BEFORE THE LEGISLATURES of Maryland and Virginia hit the road this year, motorists in the two states can expect to see new gasoline taxes--and the big question in each capital right now is the same: how much, and for what? The way things have been going in Annapolis and Richmond, the answers will be measures not only of influences within the legislatures but also of each governor-- one currently in the last year of his term and the other in his first. And in neither capital will the ultimate tax measure be enough to address the broad, serious and expensive transportation problems of each state.

In this region, of course, transportation means more than roads. The operative word is spelled M-e-t-r-o, which, any smart lawmaker knows, is a matter of deep, long-green concern to every taxpayer in the suburbs of Greater Washington. It is also, as any veteran lawmaker knows, something less than a burning issue in the minds of constituents from rural areas, where roads are desperately in need of improvements.

At least in Maryland, the financing of Metro is in reasonable enough condition already, with provisions to meet the federal government's requirement of a "stable and reliable" source of money for the transit system in each of the two states as well as in the District. Though Gov. Harry Hughes has seen his original gas-tax proposal cut in half, a compromise that would involve a series of increases starting with 2 cents more a gallon would yield enough to cover the state's most urgently needed highway and road projects.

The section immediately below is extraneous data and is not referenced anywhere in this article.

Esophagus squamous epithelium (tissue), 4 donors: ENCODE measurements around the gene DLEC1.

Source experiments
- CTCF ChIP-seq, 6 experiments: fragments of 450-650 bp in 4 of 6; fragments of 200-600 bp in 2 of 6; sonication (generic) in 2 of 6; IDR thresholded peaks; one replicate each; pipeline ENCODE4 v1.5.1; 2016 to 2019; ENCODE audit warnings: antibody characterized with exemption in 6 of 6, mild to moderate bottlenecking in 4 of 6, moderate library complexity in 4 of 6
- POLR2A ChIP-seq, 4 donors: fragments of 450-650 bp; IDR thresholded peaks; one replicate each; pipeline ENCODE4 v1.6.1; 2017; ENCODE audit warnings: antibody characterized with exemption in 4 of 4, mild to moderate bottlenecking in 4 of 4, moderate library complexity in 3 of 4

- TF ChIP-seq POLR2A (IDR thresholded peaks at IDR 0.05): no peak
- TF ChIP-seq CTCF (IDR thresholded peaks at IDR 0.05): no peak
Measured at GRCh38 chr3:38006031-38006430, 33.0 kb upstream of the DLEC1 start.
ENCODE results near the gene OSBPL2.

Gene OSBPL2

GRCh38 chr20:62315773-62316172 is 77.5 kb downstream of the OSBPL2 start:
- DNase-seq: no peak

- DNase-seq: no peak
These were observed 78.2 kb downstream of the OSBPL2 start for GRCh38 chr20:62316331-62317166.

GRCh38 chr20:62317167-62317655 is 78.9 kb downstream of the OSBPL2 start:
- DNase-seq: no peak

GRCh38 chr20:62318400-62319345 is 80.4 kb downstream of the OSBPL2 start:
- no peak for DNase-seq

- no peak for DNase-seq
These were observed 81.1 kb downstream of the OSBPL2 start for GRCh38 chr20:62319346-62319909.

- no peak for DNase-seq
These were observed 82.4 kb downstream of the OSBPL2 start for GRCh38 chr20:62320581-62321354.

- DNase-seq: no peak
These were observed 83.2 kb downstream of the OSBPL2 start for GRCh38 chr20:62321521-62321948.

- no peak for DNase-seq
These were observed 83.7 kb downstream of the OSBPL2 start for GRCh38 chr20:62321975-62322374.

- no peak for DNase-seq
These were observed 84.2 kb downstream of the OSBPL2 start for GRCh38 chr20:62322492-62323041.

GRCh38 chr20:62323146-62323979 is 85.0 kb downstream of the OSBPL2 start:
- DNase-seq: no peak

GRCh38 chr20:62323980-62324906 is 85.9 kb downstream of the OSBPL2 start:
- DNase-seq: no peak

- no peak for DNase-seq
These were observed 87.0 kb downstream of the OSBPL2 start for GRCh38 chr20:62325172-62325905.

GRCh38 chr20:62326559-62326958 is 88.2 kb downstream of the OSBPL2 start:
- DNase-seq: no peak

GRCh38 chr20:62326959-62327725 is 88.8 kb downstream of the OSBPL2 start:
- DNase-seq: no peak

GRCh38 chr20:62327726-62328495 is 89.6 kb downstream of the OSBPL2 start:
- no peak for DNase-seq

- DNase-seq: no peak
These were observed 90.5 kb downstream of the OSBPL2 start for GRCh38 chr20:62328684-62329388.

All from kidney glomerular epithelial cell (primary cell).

The story in Virginia is far gloomier. The possibility of serious new financing for Metro is about as "stable and reliable" as Northern Virginia's influence in the House of Delegates--which is to say not much to write home about. The delegates from Northern Virginia have vowed to block any gasoline tax increase that doesn't include money for Metro, but they will need all the influence that Gov. Charles S. Robb can exercise on their behalf-- which is to say too little so far.

Still, Mr. Robb remains optimistic, and says he believes the final version out of Richmond may include Metro money. Certainly it should--and any reasonable lawmaker should recognize that a balanced transportation program in Virginia need not shortchange any section of the state. Legislators who vote to ignore serious mass transit matters are acting irresponsibly in ways that will cost their own tax-paying constituents more in the long run than would a balanced transportation program.